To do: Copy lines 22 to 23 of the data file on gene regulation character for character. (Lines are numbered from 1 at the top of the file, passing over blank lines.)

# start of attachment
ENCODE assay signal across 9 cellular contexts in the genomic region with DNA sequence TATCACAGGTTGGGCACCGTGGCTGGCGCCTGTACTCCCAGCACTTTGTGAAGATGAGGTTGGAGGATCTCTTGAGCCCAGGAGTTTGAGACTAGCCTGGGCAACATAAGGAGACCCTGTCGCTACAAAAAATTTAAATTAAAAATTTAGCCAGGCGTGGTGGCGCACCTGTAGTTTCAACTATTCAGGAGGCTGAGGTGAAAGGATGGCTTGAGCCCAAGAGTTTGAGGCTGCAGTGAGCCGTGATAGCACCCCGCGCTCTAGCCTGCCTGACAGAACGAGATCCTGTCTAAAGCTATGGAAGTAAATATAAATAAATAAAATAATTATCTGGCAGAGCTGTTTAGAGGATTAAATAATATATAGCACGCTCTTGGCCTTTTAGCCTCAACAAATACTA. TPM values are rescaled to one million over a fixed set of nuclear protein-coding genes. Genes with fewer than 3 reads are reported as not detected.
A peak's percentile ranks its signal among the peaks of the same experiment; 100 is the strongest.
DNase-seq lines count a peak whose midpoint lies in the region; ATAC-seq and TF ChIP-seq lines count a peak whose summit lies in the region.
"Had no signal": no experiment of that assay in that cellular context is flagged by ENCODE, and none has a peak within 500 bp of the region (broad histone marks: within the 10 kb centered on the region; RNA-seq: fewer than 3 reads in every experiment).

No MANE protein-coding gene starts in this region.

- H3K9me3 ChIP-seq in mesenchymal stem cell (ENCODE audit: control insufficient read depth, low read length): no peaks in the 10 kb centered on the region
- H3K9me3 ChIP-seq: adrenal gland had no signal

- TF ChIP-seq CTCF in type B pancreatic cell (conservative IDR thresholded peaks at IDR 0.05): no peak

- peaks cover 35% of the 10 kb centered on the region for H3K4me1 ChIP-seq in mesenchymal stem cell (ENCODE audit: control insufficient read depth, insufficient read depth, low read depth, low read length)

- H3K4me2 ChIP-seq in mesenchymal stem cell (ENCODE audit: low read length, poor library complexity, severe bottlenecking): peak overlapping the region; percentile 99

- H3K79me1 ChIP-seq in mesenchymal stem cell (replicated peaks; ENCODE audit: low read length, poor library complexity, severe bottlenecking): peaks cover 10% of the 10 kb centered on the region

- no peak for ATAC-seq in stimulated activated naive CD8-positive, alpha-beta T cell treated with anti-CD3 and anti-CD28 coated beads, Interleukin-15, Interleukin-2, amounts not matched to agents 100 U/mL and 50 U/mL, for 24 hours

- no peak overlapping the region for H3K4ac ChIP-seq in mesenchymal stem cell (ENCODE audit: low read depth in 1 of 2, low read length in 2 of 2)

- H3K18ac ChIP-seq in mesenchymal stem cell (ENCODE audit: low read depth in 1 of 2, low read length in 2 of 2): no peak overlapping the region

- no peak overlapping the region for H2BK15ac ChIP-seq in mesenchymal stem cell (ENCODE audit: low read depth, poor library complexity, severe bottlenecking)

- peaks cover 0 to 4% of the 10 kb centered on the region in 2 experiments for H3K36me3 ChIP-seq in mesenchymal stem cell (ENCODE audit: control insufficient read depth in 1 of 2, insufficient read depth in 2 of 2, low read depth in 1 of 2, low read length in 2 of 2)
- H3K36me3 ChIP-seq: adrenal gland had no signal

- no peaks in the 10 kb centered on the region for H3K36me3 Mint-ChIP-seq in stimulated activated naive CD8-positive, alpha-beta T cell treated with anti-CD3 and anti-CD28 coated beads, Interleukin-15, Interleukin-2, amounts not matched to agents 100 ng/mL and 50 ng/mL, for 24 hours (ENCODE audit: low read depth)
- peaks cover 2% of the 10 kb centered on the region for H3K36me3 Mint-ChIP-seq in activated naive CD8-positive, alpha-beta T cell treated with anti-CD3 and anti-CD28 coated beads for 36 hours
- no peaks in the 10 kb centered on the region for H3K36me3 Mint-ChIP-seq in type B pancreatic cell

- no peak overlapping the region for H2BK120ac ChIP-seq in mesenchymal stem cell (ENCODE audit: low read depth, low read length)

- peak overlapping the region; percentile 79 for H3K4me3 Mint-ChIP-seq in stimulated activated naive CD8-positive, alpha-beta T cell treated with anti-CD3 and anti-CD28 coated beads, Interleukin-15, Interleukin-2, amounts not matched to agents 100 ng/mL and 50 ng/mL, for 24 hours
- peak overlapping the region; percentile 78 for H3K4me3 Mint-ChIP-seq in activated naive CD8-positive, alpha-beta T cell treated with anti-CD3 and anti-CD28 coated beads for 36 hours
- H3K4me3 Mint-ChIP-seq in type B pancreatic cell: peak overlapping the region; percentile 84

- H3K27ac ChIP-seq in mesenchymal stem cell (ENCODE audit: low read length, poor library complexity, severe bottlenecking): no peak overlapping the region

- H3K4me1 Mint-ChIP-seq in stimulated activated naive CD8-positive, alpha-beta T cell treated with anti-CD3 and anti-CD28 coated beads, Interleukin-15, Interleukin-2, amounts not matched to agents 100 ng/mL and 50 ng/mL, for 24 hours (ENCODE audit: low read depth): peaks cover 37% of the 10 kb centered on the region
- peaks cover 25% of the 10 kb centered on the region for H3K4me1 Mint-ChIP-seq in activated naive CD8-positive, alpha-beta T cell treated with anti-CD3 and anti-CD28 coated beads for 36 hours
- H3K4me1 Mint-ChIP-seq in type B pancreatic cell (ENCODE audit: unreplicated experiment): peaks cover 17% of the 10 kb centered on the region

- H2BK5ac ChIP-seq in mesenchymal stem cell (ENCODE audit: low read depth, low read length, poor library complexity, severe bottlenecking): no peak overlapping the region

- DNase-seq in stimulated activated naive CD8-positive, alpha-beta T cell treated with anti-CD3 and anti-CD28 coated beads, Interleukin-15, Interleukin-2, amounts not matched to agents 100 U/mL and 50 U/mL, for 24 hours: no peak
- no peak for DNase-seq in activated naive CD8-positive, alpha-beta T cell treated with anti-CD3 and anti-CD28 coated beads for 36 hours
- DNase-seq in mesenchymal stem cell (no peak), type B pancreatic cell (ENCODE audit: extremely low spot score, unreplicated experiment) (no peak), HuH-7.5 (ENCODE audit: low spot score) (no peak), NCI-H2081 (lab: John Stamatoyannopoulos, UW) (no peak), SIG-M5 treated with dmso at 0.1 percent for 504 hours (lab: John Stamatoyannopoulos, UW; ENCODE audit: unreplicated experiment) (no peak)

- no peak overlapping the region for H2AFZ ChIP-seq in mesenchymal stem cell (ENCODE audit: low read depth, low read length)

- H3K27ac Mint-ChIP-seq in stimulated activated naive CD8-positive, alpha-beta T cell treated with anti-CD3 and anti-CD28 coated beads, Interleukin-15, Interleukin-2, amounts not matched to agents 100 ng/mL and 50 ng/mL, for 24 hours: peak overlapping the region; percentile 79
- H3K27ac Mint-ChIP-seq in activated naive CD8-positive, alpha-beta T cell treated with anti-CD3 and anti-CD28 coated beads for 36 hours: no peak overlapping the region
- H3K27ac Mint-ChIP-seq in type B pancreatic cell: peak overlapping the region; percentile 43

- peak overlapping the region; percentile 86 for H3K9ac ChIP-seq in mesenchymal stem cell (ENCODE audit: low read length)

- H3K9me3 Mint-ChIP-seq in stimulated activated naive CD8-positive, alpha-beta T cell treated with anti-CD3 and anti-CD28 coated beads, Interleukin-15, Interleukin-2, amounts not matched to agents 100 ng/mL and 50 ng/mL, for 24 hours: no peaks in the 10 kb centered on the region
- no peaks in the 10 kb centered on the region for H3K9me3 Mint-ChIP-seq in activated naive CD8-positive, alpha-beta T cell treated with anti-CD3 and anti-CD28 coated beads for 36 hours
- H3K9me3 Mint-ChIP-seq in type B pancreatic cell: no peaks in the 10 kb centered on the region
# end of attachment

- peak overlapping the region; percentile 79 for H3K4me3 Mint-ChIP-seq in stimulated activated naive CD8-positive, alpha-beta T cell treated with anti-CD3 and anti-CD28 coated beads, Interleukin-15, Interleukin-2, amounts not matched to agents 100 ng/mL and 50 ng/mL, for 24 hours
- peak overlapping the region; percentile 78 for H3K4me3 Mint-ChIP-seq in activated naive CD8-positive, alpha-beta T cell treated with anti-CD3 and anti-CD28 coated beads for 36 hours